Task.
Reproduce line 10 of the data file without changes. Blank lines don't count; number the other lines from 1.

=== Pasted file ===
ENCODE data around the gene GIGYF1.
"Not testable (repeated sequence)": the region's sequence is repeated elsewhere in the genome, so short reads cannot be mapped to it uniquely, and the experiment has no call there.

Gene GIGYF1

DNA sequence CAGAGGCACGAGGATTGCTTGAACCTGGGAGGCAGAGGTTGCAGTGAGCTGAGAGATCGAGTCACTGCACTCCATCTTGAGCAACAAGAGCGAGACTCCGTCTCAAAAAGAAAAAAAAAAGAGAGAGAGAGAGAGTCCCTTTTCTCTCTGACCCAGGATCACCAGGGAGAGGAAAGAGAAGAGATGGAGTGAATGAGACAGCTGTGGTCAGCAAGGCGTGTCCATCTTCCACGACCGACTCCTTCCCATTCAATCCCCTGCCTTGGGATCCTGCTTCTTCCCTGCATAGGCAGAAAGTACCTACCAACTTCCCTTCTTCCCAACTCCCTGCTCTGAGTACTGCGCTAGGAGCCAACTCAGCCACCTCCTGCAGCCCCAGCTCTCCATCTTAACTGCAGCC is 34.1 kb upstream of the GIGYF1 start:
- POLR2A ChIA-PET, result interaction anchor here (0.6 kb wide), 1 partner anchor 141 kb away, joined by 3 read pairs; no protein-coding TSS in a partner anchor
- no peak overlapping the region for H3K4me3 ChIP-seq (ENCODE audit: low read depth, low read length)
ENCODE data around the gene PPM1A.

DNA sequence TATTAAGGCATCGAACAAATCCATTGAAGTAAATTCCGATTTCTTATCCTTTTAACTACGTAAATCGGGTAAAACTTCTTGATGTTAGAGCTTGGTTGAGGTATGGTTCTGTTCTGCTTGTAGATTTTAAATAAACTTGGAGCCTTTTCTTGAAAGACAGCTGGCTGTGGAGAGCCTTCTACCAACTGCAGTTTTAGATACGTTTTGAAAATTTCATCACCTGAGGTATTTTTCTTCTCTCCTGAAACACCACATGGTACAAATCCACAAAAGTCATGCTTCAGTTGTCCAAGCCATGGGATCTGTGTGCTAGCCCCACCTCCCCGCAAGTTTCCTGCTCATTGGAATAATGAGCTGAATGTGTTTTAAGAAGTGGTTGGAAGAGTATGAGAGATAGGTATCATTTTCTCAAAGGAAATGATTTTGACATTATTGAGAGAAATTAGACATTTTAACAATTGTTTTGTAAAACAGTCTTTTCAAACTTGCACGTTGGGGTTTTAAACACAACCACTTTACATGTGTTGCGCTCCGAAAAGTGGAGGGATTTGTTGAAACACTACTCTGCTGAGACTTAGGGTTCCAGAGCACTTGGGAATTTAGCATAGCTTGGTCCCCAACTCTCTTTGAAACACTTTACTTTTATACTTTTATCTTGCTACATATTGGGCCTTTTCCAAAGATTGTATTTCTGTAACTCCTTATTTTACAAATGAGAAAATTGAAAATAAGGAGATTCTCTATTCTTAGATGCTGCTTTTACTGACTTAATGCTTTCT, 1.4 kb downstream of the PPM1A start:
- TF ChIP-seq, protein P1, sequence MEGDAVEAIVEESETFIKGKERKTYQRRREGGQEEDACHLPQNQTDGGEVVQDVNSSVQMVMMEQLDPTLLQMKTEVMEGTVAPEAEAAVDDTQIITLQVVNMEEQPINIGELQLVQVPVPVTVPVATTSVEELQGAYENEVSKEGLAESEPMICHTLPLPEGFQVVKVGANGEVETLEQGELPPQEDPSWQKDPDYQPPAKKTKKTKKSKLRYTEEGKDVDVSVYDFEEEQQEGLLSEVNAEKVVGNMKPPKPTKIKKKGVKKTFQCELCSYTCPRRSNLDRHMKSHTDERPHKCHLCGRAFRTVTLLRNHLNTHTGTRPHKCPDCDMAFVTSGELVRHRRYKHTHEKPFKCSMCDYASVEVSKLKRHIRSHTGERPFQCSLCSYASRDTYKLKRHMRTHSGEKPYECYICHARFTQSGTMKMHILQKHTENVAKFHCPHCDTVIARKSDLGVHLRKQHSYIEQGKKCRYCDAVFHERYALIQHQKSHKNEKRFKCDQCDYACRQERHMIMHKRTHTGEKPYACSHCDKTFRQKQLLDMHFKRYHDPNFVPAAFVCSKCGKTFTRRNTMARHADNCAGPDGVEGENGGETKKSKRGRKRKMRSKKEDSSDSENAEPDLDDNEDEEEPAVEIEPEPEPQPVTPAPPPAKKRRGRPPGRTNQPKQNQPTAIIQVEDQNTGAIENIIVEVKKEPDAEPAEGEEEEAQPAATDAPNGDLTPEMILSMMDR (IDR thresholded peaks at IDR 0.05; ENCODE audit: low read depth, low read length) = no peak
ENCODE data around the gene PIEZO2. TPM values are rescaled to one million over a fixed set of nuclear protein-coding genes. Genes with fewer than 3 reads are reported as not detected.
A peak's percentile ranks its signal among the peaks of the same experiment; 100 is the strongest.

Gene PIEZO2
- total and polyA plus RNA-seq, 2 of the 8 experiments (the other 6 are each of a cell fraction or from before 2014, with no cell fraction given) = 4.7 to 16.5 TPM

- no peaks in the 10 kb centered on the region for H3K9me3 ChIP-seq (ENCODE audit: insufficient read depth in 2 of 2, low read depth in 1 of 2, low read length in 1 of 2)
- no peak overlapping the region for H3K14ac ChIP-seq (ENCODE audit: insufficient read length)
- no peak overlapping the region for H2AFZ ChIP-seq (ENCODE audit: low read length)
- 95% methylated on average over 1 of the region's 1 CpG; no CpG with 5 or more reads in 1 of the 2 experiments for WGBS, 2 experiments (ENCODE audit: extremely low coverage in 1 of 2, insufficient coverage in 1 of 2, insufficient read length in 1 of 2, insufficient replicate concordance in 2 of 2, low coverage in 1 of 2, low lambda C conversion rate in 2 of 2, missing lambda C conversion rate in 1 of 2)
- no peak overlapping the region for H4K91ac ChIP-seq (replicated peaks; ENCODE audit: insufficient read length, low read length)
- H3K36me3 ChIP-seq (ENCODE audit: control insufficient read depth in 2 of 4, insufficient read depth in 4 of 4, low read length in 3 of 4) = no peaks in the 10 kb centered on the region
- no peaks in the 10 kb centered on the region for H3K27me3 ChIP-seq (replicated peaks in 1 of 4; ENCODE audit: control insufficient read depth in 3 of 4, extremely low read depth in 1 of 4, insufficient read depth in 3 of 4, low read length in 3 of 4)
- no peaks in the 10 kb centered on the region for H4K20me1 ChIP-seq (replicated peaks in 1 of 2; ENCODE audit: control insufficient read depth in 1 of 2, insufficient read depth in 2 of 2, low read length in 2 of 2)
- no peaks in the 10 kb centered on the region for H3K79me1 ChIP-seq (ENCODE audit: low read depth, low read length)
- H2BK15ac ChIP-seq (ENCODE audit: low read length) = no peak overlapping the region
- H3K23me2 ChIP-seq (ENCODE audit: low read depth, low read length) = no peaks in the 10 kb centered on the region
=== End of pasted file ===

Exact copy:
ENCODE data around the gene PIEZO2. TPM values are rescaled to one million over a fixed set of nuclear protein-coding genes. Genes with fewer than 3 reads are reported as not detected.